Successful African-American Silicon Valley Entrepreneur Feels ‘Like A Black Unicorn’
Originally from inner-city Baltimore, Maryland, successful tech entrepreneur Clarence Wooten, 46, got into tech and computers through video games as a kid. He played on the old Atari, ColecoVision and Commodore platforms.
From those modest beginnings, a career blossomed. As a youth, Wooten looked up to people like Bill Gates and Reginald Lewis as role models. Lewis, the richest African American in the 1980s was born and raised in Baltimore. He died in 1993 after taking control of and subsequently growing Beatrice—the first African American-owned billion-dollar company. The power of role models would stay with Wooten throughout his career.
Still in Baltimore in the late 90s, Wooten founded ImageCafe, a startup that provided website templates for small businesses, something like what Wix and Squarespace do today.
“We were getting ready to raise a big venture round when Network Solutions, who was the GoDaddy of that time, swooped in and acquired us,” Wooten says. The deal was concluded for $23 million at the end of 1999, near the top of the dot-com boom. “Sometimes it’s better to be lucky than good.”
While the deal price didn’t start with a “B,” the success and capital launched Wooten’s career. He moved to Silicon Valley and has started several companies since.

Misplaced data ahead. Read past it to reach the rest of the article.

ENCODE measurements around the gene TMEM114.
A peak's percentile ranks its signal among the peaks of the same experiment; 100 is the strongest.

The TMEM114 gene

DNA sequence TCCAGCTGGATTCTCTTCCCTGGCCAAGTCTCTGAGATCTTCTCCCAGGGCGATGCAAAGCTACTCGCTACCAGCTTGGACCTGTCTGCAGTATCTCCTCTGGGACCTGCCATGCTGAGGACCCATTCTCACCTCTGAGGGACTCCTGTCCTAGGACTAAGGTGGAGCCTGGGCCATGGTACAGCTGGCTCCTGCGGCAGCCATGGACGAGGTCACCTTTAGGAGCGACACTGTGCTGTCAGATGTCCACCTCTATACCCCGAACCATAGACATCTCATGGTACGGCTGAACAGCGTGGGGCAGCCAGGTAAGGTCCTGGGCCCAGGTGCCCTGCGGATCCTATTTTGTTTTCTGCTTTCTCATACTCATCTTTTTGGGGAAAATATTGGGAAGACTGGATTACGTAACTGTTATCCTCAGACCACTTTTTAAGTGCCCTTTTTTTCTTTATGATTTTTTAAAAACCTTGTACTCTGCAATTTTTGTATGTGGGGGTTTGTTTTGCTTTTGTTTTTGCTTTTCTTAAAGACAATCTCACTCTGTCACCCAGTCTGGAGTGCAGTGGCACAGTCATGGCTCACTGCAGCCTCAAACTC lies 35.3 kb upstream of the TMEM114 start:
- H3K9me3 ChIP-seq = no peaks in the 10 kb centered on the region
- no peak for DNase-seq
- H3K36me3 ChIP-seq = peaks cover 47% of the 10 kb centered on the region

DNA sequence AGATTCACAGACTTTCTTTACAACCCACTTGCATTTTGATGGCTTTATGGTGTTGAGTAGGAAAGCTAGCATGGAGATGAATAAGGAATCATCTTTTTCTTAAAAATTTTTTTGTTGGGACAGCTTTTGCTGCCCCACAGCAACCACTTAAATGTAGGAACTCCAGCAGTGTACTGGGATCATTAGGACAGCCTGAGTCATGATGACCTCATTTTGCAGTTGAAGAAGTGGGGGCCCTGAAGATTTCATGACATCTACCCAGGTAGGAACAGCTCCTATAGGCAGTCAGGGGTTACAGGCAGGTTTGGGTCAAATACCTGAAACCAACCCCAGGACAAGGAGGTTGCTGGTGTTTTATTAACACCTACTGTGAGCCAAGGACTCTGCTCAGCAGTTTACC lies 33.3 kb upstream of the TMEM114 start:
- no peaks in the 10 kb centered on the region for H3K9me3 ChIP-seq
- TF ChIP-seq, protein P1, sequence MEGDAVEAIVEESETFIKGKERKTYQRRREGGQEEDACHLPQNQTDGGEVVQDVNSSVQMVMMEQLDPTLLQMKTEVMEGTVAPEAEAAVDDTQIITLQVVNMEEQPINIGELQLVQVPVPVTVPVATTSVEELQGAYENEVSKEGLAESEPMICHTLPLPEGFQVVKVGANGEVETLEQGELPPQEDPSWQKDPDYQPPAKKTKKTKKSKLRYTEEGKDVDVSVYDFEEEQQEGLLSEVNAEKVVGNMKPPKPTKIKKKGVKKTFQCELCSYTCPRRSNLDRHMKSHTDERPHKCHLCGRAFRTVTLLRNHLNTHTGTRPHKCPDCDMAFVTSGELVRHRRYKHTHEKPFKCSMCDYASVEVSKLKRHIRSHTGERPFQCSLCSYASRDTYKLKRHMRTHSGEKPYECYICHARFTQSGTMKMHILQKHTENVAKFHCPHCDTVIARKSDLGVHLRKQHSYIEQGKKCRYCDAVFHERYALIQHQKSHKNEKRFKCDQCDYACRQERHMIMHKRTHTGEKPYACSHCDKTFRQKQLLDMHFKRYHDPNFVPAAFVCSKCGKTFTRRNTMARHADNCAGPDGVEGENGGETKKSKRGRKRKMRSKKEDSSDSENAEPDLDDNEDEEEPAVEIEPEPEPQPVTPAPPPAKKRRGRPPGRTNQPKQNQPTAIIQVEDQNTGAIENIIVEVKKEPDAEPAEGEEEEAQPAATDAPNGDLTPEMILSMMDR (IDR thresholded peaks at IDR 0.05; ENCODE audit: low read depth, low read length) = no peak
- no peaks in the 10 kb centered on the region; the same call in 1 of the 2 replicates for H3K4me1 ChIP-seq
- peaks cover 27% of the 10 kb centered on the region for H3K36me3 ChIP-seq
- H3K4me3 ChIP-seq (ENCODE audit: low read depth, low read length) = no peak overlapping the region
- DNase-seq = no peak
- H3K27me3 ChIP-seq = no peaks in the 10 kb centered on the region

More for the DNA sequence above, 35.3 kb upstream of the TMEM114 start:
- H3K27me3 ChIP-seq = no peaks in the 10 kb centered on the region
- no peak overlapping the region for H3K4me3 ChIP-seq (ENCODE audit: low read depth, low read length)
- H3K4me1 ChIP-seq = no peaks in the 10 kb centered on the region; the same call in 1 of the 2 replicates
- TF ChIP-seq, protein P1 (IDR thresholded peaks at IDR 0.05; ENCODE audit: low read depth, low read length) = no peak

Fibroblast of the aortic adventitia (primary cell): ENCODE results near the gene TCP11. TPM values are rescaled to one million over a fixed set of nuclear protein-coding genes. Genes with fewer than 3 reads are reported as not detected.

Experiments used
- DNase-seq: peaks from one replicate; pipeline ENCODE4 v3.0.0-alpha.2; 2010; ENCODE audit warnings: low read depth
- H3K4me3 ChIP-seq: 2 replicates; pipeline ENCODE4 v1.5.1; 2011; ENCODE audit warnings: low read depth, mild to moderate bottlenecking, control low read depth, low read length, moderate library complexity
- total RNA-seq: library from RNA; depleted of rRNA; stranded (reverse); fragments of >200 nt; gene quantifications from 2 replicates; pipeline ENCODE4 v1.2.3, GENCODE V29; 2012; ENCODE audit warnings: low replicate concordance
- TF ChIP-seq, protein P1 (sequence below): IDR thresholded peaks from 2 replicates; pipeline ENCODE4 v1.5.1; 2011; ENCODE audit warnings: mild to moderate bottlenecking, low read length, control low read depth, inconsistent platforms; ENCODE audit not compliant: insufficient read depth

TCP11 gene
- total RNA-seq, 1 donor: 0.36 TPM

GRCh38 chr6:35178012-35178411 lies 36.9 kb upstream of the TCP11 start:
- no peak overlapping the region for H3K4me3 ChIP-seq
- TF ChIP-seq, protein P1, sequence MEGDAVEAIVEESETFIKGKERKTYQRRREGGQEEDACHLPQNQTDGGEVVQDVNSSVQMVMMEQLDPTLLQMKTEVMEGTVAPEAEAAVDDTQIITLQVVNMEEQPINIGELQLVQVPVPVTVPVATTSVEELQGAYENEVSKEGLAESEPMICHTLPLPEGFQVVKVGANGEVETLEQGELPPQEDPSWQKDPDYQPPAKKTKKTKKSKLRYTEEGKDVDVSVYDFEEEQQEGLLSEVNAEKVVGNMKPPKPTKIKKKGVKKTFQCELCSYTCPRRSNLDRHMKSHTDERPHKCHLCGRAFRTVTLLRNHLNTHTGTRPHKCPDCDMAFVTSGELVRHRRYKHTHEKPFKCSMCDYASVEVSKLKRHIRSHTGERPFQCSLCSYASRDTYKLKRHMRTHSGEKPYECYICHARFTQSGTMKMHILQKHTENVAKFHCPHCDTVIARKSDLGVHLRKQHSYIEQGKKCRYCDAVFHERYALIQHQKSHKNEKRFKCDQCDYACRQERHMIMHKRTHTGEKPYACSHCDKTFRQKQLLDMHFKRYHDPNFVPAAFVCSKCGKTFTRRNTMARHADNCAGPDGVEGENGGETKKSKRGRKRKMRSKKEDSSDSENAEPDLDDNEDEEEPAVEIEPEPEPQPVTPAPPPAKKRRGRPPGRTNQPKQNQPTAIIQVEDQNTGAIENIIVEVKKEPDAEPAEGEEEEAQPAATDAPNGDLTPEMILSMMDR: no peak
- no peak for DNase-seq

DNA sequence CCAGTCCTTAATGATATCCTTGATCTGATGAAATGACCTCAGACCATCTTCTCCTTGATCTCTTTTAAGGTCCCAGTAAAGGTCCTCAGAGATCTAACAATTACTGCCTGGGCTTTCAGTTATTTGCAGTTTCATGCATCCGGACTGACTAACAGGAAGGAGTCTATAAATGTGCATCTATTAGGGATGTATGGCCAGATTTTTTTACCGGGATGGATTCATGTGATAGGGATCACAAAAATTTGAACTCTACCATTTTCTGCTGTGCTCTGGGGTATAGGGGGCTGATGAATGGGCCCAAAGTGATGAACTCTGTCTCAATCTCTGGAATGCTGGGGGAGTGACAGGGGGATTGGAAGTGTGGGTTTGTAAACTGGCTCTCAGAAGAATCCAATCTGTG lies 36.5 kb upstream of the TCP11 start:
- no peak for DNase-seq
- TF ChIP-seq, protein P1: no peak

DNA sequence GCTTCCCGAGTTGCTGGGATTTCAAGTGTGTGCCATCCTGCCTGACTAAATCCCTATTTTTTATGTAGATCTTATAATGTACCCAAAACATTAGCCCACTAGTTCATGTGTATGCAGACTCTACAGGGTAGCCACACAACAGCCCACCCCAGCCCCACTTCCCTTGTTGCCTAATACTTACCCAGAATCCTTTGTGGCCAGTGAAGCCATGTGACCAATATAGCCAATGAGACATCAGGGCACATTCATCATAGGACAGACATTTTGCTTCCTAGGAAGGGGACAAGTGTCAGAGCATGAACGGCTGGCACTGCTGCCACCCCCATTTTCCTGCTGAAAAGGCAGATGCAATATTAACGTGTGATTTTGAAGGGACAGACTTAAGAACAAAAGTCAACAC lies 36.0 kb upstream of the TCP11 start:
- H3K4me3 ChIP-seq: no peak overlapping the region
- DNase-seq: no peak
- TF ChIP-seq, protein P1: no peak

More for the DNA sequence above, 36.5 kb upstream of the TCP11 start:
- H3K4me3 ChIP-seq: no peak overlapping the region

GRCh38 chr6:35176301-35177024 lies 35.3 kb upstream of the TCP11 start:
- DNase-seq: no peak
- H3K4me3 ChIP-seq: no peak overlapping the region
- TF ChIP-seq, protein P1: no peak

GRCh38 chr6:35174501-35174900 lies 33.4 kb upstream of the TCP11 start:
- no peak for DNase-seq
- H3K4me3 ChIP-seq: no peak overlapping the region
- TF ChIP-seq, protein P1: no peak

“I’m this guy who takes wacky ideas and turns them into things,” Wooten quips.
African American in Silicon Valley
To ignore race in the context of Wooten’s success would be to ignore one of the glaring issues facing Silicon Valley today. The treatment of women and minorities became the hot-button topic of 2017.
Wooten moved around a lot as a kid. Starting out in the inner city, virtually all his friends were black. Later he moved to a virtually all-white school. “I felt like I had a pretty diverse social upbringing and as a result you know I was never uncomfortable around anyone.”
Wooten’s personal philosophy doesn’t allow him to blame others for the challenges in his life. “You know you really can’t think about how you may be being held back for reasons that are beyond your control because if that enters your mind and stays in your mind you will not be successful because it will weigh you down.”
He has no apparent resentment toward the Silicon Valley culture—why should he? He’s been successful there. He says he’s treated about the same there as elsewhere. Still, he acknowledges the challenges. “I mean, being based in Palo Alto as an African-American entrepreneur who has had some success in tech and in Silicon Valley, you know, to some degree is like a black unicorn, which is unfortunate.”
“So, my dream is to see more success for African-Americans in tech.”
What is STEAM Role?
Wooten’s latest startup, STEAM Role, is his effort to fulfill that dream.
The name is first a reference to Silicon Valley’s areas of focus—science, technology, engineering, arts and math. He points out that Apple proved the value of adding the arts to STEM. The name also provides a clue to the secret sauce: role models.